My youngest son loves to go to the “Confession Stand.” He doesn’t want to make an appointment with the local priest, however. He wants a Slurpy and an order of onion rings. Since he first learned to put words together, the “Concession Stand” at any sporting event is referred to as the “Confession Stand.” Well “Amen” and pass the ketchup.
Actually, Confession Stands do exist, but they are not slinging cold drinks and hot food. With confession in steep decline in the traditions that employ the sacrament, some parishes now make it more readily available. You can find makeshift confessionals out and away from the steeple.
They are in shopping malls, at the food court, maybe even at a ball game. They are supplied with rotating priests who do the work of absolution in shifts. And some enterprising clergy are even offering confession online.
Yes, it is now possible for one to come clean via the internet, be pardoned by instant message, or to do penance just as soon as God answers his email. Just fill out the proper online form and wait for forgiveness to arrive in your inbox. I am as internet-friendly and as protesting a Protestant as they come, but this sounds suspicious even to me.
In my growing-up tradition confession to a priest was not required. Baptists just couldn’t bear the thought. That and I came of age out in the country where everyone had a clothes line rather than an electric dryer to dry their clothes. When your bloomers and holey socks (not holy socks) are swinging in the breeze for God and everybody to see, there’s not much left to hide. I think that is the point.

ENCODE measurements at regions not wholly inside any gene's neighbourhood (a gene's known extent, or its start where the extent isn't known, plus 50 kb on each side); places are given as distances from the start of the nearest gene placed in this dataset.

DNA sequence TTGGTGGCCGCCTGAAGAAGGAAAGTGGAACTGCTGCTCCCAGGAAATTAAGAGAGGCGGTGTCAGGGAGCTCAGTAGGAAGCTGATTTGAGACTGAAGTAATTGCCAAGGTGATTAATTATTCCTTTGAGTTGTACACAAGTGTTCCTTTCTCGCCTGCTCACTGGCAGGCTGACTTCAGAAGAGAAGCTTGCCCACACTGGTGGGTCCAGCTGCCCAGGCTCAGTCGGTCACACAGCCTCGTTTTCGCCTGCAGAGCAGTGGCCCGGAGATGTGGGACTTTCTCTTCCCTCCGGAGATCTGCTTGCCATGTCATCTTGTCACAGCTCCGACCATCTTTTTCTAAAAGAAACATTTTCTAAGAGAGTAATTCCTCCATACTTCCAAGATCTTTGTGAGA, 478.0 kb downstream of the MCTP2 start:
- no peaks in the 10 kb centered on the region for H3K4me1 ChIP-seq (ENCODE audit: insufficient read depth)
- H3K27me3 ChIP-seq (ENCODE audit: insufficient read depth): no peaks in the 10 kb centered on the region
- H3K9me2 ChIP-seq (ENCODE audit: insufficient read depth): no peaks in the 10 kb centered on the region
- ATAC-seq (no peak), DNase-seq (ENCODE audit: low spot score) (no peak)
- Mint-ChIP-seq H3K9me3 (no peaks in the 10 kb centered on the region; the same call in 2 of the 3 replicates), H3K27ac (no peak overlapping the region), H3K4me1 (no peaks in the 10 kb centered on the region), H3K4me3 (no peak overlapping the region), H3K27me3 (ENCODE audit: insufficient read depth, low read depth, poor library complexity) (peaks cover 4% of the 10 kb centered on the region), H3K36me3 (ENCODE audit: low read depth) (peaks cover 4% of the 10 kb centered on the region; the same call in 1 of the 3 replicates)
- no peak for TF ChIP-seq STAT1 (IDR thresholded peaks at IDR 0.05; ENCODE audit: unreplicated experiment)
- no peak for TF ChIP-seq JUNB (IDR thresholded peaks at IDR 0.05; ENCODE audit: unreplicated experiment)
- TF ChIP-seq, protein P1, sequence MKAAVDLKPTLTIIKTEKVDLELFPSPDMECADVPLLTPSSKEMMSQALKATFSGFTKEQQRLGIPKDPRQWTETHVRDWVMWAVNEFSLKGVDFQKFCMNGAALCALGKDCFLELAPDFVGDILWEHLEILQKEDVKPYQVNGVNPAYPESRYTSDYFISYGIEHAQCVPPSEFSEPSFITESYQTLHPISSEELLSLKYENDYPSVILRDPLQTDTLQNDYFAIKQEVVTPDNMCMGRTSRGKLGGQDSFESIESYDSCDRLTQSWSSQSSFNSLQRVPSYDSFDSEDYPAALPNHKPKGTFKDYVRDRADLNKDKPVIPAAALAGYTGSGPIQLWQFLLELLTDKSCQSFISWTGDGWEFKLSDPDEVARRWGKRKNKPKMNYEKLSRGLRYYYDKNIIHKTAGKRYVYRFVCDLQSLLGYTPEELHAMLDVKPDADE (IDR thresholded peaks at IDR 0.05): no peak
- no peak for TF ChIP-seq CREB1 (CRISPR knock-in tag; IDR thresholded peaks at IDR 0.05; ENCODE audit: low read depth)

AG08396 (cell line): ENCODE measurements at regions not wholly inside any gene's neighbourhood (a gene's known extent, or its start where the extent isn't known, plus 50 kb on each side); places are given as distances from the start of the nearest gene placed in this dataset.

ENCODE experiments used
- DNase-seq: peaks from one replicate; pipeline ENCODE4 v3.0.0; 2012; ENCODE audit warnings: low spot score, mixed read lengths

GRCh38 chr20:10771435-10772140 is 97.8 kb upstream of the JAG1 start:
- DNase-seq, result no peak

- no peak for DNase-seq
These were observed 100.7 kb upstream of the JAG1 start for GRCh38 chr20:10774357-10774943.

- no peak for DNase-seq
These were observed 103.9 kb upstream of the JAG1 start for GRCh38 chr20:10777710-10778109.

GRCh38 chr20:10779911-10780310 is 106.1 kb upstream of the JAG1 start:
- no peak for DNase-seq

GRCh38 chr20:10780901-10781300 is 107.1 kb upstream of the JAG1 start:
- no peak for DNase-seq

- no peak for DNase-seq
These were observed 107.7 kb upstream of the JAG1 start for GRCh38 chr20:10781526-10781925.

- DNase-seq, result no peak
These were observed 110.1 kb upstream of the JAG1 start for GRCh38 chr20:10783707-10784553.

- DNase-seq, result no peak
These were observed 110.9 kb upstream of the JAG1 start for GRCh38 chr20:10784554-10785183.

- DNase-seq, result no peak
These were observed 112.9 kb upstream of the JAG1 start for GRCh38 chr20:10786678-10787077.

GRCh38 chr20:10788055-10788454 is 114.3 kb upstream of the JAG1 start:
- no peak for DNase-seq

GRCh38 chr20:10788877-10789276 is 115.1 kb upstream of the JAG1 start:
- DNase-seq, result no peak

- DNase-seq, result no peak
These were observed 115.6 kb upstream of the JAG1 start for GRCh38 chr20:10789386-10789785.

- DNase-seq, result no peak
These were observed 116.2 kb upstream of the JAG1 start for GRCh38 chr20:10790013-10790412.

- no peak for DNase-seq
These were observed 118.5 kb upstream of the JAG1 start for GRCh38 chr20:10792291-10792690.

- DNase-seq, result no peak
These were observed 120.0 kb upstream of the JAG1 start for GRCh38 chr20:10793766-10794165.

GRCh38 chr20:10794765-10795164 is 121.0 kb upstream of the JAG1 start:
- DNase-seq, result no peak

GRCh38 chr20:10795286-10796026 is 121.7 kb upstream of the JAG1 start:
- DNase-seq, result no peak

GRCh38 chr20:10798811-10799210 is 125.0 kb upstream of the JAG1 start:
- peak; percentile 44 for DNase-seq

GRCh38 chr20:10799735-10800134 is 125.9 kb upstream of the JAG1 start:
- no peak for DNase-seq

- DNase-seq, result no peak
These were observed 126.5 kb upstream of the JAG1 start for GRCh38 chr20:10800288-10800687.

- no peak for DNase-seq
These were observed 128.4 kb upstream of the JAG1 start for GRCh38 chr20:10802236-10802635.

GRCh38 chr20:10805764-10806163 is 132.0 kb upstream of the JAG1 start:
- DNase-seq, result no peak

“Confess your sins one to another,” the Apostle James said, “that you may be healed.” These are hard words to practice when we have so privatized and individualized our faith that we prefer to hide our troubles, struggles, and failures from others. We keep our dirty laundry stuffed in a dark, putrid closet.
Yet, when we do not share our lives one with another – even the ugly parts – we miss out on the healing power the community of Christ can offer. I know the objection: “But I don’t want to be a burden to someone else!” Nonetheless, if we can’t burden one another with the confession of our shortcomings, then why continue to play the charade of calling each other “brother and sister?” We’re not being real.
Granted, in some communities of faith, confession will do you no good. As soon as those in the pews know what you are wrestling with in the dark night of your soul, they will have your drawers hanging on the line for everyone to see. Still, we all need someone to whom we can bare our souls, someone who will help us carry the load and point us toward grace.
In the years I have spent in Christian ministry I have heard many confessions; at hospital bedsides, in coffee shops, in the church sanctuary, in the back rooms of funeral parlors, almost everywhere. I reckon I could get a job at one of those new improvised confessionals.
Rarely have these confessions been a burden. Yes, some have come as a surprise. At times I have been struck speechless, and many admissions have left me so broken-hearted I thought I would need a priest to administer last rites for myself. But the overwhelming sensation I experience when someone pours out their pain is privilege.
See, when someone truly confesses their burdens to you, it is an honor that they would unlock their padlocked secrets and ask for help in carrying them. This is why confession is so healing: It graces everyone involved.
For those who bear their souls, they find relief and liberation, and for those who hear and respond in love, they participate in the restoration of another. Then both can “cast their cares on Him who cares” for us all. So give me your hand. We will go to the Confession Stand together.